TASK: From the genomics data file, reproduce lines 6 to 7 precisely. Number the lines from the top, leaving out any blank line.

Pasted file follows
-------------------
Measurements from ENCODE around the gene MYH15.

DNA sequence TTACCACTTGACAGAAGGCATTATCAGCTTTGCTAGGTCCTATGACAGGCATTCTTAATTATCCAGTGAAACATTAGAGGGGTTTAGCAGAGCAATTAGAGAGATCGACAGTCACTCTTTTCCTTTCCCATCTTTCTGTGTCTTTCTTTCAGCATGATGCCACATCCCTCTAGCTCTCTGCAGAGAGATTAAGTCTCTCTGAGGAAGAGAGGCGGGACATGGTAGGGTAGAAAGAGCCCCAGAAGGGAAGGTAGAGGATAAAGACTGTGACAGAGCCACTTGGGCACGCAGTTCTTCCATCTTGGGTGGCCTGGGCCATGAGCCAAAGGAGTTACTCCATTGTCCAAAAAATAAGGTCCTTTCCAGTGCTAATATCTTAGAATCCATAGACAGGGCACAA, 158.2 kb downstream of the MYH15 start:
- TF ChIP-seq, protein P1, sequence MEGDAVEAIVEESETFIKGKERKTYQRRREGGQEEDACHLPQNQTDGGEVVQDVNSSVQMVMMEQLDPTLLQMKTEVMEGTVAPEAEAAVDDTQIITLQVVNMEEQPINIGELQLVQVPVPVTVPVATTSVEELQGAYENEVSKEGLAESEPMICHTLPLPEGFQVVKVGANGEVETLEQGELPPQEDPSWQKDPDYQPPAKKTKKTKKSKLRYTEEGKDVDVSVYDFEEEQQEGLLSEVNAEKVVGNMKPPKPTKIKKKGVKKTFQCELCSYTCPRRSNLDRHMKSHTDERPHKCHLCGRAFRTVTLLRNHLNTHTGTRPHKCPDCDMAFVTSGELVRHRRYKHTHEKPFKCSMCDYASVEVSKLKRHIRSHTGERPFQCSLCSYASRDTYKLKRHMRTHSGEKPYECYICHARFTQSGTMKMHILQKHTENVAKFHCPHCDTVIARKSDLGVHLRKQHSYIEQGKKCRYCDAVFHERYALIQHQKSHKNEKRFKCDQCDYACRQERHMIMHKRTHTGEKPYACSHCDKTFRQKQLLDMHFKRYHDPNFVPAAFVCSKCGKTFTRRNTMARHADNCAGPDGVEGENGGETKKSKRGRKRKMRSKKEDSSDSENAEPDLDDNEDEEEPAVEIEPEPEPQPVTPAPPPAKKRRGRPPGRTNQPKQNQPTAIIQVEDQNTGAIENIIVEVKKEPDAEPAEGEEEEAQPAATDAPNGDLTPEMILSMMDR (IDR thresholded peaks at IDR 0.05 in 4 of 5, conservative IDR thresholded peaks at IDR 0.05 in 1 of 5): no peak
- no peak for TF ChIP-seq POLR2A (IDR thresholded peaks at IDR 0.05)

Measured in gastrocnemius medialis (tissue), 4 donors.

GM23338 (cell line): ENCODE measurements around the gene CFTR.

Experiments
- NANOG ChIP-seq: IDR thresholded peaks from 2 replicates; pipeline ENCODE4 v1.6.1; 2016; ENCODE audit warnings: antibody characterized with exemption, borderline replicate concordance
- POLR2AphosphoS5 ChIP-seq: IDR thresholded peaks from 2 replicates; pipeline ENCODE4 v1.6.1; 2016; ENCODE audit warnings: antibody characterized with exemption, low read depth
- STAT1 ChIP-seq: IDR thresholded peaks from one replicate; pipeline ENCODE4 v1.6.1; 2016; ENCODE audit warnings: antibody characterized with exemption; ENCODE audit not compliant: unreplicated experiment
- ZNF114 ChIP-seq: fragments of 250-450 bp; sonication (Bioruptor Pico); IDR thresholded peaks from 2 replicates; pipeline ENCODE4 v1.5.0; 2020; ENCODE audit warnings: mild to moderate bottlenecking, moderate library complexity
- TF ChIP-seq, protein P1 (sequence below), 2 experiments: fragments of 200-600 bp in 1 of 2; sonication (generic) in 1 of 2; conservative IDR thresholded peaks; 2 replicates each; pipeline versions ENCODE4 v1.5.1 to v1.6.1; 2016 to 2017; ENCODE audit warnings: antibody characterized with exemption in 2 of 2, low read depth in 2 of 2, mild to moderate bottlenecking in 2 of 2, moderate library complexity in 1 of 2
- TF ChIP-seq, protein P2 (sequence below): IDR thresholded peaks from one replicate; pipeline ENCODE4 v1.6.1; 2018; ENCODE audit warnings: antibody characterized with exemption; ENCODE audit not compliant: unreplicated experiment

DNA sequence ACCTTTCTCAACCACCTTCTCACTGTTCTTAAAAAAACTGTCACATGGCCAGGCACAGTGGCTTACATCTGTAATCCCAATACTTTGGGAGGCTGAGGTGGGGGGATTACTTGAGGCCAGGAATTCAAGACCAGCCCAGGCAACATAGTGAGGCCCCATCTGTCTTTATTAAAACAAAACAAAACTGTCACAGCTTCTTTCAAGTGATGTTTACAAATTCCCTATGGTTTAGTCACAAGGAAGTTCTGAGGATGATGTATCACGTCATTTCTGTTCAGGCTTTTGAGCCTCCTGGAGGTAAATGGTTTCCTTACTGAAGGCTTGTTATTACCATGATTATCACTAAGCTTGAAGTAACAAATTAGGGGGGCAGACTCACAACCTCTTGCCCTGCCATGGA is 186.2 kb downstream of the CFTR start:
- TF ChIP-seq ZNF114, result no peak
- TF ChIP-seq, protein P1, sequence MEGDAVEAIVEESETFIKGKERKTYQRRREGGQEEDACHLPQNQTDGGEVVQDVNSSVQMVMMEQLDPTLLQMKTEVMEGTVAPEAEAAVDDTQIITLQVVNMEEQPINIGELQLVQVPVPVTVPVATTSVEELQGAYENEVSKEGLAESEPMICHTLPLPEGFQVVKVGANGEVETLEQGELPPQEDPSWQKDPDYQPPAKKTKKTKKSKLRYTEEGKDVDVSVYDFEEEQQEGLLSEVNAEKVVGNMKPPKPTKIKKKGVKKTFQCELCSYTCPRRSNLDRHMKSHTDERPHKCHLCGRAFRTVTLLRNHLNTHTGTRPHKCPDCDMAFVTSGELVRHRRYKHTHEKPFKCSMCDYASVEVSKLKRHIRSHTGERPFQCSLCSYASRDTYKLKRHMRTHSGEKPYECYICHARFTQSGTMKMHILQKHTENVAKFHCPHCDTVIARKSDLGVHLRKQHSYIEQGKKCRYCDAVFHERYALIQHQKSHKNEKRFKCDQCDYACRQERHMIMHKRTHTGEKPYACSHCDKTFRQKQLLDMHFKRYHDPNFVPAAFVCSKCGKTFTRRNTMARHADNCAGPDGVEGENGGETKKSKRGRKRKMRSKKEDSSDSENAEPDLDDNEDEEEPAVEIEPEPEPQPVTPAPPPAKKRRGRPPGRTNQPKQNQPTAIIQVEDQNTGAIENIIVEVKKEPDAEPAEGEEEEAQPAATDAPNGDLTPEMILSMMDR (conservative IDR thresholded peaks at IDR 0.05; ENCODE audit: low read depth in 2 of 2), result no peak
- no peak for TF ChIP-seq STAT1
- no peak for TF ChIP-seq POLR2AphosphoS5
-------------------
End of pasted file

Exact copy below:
GM23338 (cell line): ENCODE measurements around the gene CFTR.

Experiments